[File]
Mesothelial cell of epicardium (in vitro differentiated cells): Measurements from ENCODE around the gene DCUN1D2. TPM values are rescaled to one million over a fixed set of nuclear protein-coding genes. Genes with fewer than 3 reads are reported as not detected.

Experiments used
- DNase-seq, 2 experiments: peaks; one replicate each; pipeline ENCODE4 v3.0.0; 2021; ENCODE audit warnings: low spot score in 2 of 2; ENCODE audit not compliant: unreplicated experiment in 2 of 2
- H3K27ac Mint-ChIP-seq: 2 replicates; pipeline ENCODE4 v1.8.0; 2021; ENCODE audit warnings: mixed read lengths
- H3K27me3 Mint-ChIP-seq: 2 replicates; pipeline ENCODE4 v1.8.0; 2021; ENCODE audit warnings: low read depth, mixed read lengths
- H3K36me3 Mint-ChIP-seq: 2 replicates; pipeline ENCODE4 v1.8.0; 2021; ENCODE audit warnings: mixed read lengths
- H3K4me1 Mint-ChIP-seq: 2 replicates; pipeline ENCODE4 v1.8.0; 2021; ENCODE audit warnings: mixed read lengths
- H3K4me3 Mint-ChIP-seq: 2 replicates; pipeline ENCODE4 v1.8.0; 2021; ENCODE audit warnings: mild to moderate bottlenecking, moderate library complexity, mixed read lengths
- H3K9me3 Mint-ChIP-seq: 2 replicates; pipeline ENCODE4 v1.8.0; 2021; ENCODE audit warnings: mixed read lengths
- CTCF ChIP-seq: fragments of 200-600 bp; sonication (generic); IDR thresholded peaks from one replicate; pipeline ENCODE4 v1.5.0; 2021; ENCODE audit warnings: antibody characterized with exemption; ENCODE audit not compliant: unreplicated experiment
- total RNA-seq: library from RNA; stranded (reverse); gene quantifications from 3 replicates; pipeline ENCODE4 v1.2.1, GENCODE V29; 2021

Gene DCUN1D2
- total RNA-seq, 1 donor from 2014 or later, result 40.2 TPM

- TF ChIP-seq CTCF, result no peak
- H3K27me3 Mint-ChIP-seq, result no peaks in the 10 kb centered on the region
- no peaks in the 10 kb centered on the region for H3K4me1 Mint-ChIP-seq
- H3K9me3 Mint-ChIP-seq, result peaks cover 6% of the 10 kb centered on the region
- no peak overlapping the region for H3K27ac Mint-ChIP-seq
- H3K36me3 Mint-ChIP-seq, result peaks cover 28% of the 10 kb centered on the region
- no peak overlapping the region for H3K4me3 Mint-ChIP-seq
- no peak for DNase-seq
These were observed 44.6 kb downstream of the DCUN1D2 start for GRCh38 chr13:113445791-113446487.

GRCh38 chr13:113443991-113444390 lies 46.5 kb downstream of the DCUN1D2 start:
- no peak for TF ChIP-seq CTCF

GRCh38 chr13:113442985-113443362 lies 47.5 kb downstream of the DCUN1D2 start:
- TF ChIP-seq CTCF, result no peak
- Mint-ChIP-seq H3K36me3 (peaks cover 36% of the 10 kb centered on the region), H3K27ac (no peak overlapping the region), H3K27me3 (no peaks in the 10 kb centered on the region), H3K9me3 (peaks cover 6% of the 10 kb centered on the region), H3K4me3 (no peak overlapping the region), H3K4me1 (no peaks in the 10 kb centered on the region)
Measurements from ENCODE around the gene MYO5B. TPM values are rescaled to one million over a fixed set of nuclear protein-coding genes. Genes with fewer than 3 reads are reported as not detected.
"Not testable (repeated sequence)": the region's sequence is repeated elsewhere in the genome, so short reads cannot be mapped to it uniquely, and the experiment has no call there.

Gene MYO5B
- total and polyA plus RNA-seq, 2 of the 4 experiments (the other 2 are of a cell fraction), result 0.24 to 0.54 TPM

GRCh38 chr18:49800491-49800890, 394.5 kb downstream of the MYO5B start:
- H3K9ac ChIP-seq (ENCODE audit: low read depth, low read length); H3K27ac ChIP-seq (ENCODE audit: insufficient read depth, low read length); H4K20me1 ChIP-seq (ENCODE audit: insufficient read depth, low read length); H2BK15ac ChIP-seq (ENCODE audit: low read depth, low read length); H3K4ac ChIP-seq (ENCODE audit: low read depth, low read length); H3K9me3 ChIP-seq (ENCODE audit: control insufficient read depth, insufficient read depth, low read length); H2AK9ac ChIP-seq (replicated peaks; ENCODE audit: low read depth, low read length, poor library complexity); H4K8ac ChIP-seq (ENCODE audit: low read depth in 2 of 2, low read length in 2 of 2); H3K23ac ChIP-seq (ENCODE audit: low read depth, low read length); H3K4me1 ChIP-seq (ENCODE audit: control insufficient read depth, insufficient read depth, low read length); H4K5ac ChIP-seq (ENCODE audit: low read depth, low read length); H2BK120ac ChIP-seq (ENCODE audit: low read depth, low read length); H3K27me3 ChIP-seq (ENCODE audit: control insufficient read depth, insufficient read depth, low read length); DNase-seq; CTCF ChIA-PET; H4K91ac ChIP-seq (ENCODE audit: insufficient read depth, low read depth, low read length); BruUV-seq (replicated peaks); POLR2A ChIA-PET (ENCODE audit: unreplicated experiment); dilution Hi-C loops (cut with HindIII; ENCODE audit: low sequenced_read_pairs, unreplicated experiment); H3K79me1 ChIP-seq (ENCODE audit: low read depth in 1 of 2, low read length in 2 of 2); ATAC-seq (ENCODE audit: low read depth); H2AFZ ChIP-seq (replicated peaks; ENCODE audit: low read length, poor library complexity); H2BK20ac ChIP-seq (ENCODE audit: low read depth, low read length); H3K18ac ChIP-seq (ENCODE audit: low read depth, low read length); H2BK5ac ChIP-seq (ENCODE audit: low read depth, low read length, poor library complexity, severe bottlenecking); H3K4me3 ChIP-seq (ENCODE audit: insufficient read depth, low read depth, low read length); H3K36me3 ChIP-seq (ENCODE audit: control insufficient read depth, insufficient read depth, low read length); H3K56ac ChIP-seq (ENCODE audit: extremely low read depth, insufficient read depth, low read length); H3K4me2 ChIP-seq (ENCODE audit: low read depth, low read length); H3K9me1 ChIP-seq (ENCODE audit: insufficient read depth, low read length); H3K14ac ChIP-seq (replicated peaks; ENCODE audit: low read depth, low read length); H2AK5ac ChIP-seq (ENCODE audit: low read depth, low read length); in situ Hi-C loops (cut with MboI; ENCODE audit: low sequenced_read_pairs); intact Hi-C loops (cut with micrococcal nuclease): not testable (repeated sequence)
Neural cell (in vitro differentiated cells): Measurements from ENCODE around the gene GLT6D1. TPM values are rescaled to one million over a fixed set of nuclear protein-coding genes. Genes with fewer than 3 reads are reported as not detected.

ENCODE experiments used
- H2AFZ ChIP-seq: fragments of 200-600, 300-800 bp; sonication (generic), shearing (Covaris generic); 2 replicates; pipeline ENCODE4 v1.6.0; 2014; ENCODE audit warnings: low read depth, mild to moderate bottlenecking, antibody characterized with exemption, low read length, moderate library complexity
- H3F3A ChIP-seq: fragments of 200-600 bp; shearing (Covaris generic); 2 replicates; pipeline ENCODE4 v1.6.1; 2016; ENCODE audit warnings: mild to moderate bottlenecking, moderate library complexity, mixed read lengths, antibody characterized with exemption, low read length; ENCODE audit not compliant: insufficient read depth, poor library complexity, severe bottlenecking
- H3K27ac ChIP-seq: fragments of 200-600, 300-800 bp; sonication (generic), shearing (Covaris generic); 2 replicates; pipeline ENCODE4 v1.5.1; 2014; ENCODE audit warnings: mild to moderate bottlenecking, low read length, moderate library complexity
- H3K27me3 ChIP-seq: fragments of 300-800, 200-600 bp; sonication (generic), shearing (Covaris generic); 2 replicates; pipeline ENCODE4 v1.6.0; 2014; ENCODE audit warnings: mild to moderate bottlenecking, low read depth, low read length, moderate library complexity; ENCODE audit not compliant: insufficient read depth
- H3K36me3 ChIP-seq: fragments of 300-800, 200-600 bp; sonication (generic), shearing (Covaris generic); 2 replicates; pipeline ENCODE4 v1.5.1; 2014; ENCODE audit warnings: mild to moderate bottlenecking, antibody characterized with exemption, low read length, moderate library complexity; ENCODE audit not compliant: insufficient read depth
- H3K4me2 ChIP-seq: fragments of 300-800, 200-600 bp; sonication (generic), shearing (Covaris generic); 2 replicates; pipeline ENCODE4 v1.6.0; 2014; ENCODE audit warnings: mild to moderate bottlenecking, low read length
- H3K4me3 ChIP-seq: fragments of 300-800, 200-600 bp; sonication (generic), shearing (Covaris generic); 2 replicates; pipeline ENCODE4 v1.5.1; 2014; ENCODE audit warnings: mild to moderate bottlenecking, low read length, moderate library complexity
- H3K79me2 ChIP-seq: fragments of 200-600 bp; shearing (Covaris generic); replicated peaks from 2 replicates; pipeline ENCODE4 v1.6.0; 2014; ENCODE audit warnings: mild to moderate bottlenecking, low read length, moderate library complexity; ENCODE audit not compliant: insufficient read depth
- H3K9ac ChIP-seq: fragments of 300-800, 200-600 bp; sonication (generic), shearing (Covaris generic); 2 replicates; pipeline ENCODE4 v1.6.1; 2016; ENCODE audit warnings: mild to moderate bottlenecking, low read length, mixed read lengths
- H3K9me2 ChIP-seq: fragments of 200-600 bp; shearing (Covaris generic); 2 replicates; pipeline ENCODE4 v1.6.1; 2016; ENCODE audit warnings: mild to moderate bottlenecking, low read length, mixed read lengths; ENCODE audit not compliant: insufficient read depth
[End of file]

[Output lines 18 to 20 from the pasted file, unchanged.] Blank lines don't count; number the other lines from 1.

- no peak overlapping the region for H3K27ac Mint-ChIP-seq
- H3K36me3 Mint-ChIP-seq, result peaks cover 28% of the 10 kb centered on the region
- no peak overlapping the region for H3K4me3 Mint-ChIP-seq